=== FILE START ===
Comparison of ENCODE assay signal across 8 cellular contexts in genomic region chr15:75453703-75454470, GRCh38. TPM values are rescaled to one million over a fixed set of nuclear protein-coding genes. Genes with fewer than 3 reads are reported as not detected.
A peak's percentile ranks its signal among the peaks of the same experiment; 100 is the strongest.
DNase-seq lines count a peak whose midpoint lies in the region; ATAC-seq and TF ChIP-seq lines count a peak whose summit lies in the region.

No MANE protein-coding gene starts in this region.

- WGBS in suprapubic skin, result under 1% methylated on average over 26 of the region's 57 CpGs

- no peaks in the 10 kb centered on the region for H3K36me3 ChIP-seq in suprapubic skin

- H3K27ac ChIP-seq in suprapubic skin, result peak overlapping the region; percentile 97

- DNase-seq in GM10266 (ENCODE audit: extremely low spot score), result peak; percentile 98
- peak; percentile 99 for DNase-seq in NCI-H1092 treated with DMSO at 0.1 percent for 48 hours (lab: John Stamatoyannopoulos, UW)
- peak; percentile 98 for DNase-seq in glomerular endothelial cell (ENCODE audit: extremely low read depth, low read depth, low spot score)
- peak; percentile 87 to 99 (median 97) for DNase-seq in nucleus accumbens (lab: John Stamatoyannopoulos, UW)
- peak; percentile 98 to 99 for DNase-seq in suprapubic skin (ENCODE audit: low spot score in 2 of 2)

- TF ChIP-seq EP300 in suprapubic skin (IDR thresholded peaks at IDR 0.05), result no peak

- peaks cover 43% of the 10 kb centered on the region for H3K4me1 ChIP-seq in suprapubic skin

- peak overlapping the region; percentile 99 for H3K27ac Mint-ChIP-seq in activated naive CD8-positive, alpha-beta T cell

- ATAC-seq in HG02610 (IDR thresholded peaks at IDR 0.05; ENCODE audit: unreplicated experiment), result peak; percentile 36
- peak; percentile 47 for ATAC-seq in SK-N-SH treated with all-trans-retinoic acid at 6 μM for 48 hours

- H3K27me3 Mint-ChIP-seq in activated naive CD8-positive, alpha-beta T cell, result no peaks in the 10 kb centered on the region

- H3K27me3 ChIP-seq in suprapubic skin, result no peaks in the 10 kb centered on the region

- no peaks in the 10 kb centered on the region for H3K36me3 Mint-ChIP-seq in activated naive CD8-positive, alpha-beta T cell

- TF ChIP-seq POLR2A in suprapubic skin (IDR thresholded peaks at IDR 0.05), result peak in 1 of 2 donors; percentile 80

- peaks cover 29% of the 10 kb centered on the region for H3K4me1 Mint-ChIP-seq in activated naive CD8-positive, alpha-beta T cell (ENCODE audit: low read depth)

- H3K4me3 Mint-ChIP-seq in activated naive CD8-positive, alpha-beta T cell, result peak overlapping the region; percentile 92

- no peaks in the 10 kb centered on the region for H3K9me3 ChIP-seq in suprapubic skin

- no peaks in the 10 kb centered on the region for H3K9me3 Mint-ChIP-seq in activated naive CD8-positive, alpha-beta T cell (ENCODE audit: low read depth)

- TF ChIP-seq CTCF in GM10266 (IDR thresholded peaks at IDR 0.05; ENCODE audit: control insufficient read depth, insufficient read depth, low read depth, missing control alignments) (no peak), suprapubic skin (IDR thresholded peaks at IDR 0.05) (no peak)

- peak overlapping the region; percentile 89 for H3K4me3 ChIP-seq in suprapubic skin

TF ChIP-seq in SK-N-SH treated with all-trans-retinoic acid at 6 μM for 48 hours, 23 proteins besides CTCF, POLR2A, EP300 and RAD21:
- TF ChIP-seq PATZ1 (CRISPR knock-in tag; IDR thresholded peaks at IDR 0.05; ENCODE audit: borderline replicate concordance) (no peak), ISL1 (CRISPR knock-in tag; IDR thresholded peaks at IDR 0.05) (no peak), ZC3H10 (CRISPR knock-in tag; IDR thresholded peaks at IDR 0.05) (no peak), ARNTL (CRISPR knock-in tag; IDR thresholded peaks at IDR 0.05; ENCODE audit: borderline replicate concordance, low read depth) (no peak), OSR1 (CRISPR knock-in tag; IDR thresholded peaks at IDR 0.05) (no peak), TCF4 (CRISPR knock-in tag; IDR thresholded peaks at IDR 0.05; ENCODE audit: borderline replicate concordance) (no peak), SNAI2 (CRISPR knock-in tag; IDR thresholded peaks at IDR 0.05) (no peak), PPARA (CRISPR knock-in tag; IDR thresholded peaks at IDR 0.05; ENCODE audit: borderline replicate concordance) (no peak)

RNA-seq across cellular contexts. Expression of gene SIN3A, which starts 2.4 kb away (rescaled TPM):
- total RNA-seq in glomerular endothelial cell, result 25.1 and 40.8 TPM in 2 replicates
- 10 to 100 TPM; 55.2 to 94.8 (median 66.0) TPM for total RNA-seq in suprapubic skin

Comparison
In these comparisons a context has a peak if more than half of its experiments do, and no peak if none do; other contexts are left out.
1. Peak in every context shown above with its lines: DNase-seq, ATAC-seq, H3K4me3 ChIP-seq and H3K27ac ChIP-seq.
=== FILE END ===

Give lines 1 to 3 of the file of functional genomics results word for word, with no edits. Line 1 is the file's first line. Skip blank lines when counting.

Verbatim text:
Comparison of ENCODE assay signal across 8 cellular contexts in genomic region chr15:75453703-75454470, GRCh38. TPM values are rescaled to one million over a fixed set of nuclear protein-coding genes. Genes with fewer than 3 reads are reported as not detected.
A peak's percentile ranks its signal among the peaks of the same experiment; 100 is the strongest.
DNase-seq lines count a peak whose midpoint lies in the region; ATAC-seq and TF ChIP-seq lines count a peak whose summit lies in the region.